9-25-17 6:10 PM EDT | Email Article

By Kari Paul, MarketWatch

Despite complaints, price surges are often glitches caused by computer systems.

Puerto Rican singer Ricky Martin amassed more than 60,000 likes on an Instagram post complaining about fare hikes on American Airlines (AAL) plane tickets to his home country on Monday, making a round trip from San Juan to Miami $2,249. "This is not right," he wrote. "We are in the middle of a humanitarian crisis."

(https://www.instagram.com/p/BZeHmWGFzk4/)

Others made similar complaints (https://twitter.com/Class1989/status/910164770971676672) on social media, but American Airlines claims fares to and from Puerto Rico had been capped at $99 for main cabin seats and $199 for premium cabins through Oct. 1. The fares Martin was seeing must have been outside that date range or not direct flights, a spokesman from American Airlines told MarketWatch. Martin did not respond to request for comment. George Hobica, founder of flight booking site Airfarewatchdog.com, previously told MarketWatch (http://www.marketwatch.com/story/jetblue-and-delta-offer-special-pricing-to-people-fleeing-hurricane-irma-2017-09-06) that price increases following Hurricane Irma were likely not intentional.

"I don't think airlines would be callous or stupid enough to be consciously jacking up fares," he said. "If there's any gouge, it's just the last minute walk-up airfares that are designed for desperate business fliers."

American Airlines resumed its flights to Puerto Rico on Monday, which had been suspended since Hurricane Irma. JetBlue (JBLU) is operating relief flights to the country on a limited basis at Luis Muñoz Marín International Airport and waiving checked bag fees. These humanitarian flights are capped at $135 between Puerto Rico and the U.S. mainland for travel through Oct. 7. From Oct. 8 through Nov. 15, one-way fares between the U.S. and Puerto Rico are capped at $199. Delta (DAL) has limited the number of flights to 10 per day following the hurricane and has capped main cabin one-way fares from Puerto Rico to the U.S (http://news.delta.com/flying-out-puerto-rico-what-delta-customers-need-know). at $199. It is also sending relief flights carrying water, generators and other supplies (http://news.delta.com/relief-flight-offers-help-puerto-rico-more-supplies-coming-week) to the storm-battered country. Southwest Airlines (LUV) also lowered its prices in response to the hurricane.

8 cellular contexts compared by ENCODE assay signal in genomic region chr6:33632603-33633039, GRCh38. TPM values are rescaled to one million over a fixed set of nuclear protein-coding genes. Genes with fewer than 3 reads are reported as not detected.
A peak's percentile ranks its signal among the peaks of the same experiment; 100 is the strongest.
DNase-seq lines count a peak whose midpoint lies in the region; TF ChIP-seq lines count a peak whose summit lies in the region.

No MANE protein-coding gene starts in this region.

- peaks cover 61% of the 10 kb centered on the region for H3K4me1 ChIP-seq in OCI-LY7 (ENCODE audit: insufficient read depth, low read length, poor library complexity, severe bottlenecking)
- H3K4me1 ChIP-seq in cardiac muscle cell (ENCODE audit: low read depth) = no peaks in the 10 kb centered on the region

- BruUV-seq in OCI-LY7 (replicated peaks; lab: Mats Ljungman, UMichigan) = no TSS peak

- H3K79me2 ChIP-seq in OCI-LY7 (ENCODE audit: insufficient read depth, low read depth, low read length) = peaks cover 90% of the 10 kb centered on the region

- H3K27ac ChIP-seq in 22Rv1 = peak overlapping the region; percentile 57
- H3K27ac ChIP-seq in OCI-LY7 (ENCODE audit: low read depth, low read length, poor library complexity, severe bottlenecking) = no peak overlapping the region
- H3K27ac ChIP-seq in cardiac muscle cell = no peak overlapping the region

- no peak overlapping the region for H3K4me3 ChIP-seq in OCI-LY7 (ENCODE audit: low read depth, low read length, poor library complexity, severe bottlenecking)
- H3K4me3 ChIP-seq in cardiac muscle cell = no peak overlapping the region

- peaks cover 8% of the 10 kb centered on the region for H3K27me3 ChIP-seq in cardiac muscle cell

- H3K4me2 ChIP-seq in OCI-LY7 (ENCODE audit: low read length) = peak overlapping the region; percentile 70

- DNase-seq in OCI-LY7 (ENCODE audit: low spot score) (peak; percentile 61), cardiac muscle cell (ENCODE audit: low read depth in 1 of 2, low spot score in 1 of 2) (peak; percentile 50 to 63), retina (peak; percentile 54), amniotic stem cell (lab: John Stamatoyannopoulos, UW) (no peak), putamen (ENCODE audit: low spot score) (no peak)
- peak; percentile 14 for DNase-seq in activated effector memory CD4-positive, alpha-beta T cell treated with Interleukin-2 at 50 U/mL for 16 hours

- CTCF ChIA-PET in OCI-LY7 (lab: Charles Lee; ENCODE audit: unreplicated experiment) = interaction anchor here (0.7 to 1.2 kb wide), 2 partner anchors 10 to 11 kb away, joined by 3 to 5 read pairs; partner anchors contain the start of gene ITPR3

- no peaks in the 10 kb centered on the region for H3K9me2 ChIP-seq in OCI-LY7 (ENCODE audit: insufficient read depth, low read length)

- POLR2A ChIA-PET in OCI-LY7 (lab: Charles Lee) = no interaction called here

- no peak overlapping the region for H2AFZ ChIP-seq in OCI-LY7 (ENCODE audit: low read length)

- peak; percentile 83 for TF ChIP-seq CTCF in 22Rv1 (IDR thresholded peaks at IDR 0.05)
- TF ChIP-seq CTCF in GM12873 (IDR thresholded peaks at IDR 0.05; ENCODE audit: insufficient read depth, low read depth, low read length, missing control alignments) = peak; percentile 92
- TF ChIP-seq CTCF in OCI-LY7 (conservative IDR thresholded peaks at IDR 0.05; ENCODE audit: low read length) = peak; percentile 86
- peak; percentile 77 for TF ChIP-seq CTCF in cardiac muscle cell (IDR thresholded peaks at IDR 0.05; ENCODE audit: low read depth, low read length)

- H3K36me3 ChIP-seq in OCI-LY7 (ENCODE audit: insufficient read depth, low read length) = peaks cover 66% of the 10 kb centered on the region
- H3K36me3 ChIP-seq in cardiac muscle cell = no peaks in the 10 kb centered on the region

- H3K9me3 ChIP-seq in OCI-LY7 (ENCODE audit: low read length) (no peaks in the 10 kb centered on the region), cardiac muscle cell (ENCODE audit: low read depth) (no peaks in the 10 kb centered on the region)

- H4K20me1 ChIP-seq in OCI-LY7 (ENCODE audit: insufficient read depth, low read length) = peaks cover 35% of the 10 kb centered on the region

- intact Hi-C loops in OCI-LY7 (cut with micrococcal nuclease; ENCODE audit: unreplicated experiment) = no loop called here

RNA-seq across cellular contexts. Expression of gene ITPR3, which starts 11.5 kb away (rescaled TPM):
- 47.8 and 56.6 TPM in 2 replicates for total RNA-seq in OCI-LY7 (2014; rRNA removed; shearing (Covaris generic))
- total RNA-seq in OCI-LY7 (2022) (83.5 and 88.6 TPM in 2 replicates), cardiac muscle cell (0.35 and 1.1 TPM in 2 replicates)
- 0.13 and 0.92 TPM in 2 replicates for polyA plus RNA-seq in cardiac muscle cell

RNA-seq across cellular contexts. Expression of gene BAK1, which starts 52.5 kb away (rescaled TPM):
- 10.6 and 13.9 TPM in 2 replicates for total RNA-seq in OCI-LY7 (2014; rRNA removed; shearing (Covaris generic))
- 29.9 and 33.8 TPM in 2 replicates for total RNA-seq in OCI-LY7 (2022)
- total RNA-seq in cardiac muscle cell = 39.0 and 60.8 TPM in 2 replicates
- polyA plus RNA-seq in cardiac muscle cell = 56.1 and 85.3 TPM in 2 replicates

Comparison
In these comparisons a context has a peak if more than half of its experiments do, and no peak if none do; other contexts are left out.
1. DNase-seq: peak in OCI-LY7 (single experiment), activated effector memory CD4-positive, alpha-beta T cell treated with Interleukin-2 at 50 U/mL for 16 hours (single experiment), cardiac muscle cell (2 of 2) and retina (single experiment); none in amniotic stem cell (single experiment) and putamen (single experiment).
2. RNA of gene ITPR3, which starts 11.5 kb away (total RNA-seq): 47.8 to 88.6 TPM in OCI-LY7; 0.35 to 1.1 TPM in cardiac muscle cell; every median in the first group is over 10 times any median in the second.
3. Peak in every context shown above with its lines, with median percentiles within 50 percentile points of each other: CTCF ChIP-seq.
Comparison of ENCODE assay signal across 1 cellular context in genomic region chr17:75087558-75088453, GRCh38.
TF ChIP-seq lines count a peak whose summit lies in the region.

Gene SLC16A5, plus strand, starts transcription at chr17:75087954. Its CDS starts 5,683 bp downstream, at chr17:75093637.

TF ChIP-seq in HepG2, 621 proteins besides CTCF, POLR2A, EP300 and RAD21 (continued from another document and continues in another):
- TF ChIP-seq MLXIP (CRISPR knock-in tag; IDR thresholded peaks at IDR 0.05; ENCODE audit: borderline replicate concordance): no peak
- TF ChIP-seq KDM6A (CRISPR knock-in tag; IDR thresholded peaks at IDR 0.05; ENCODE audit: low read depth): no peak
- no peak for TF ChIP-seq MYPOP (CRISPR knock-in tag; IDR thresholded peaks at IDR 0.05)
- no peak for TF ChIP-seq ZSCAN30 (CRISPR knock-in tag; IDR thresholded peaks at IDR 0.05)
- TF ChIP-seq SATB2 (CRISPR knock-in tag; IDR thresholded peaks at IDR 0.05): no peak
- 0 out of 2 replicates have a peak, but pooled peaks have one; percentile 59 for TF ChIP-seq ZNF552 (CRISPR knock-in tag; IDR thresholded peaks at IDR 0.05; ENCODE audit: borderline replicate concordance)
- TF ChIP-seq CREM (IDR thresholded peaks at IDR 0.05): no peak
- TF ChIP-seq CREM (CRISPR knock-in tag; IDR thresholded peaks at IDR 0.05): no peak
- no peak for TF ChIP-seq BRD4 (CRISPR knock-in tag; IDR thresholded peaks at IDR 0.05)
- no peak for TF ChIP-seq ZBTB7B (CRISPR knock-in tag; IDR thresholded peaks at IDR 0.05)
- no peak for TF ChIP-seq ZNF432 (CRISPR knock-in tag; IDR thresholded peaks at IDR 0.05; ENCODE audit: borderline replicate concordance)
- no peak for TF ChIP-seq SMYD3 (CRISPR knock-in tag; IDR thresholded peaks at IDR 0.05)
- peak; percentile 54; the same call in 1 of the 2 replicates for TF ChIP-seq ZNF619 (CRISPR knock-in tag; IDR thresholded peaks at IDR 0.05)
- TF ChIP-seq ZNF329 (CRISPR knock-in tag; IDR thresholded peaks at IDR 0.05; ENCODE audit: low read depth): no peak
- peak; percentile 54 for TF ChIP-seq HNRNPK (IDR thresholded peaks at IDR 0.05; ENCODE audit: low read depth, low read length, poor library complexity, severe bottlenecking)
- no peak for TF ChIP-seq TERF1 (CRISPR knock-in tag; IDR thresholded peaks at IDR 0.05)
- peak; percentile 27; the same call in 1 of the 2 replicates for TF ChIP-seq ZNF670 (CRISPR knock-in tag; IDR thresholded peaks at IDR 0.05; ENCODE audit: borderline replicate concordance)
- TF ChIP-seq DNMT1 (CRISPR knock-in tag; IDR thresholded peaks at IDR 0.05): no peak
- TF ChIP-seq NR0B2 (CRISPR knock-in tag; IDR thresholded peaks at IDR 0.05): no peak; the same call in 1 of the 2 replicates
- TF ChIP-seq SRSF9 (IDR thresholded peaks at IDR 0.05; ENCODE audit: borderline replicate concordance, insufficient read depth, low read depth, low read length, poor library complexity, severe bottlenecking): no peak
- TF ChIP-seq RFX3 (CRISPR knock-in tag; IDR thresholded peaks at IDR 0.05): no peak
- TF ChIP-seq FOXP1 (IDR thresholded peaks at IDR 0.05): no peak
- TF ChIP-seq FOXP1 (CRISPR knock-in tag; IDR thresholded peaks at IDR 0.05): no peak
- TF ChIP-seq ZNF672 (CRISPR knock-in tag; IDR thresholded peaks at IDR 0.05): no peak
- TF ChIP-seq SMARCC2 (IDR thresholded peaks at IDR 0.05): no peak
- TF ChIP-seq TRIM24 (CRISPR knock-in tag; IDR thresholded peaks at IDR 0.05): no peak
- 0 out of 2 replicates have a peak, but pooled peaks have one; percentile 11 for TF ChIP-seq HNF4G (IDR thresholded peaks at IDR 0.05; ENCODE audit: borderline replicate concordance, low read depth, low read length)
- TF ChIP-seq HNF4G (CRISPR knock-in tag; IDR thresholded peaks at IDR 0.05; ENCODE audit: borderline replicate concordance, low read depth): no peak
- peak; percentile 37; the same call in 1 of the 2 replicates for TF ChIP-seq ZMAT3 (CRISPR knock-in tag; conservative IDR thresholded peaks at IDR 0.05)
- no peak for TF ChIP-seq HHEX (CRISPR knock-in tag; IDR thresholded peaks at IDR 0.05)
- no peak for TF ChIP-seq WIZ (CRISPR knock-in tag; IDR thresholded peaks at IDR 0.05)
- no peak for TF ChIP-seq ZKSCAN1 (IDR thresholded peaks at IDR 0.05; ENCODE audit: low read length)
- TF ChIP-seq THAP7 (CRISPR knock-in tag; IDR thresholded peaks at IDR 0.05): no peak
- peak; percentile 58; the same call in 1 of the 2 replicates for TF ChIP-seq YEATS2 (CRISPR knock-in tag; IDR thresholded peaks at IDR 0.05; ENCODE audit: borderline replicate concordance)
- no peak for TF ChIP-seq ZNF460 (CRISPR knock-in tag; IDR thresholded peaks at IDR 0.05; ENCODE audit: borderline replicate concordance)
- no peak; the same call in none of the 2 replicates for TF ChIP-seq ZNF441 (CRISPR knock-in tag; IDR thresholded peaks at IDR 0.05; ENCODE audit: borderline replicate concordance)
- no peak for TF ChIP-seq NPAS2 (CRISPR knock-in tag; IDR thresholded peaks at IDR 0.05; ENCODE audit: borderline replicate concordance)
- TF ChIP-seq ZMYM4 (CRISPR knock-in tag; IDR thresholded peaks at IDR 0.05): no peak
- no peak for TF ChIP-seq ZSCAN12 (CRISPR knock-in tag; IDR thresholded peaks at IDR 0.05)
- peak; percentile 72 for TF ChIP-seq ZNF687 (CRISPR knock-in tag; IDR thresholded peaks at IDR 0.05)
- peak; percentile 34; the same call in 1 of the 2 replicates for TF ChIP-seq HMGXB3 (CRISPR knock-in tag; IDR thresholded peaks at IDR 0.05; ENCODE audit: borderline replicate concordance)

"As a baseline, we never charge change fees and we haven't changed our pricing structures -- we certainly have not implemented any fare increases," a spokesman said.

Other airlines are not operating in the country due to infrastructure damage there. United Airlines has limited travel to Puerto Rico to one humanitarian flight per day.

"Conditions on the ground are tenuous and challenged by a lack of power, transportation and hotel," a spokesman from United Airlines (UAL) said. "We're continuing to work hand-in-hand with our aid partners in Puerto Rico to provide humanitarian relief supplies and resources."

-Kari Paul; 415-439-6400; AskNewswires@dowjones.com

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(END) Dow Jones Newswires

09-25-17 1810ET

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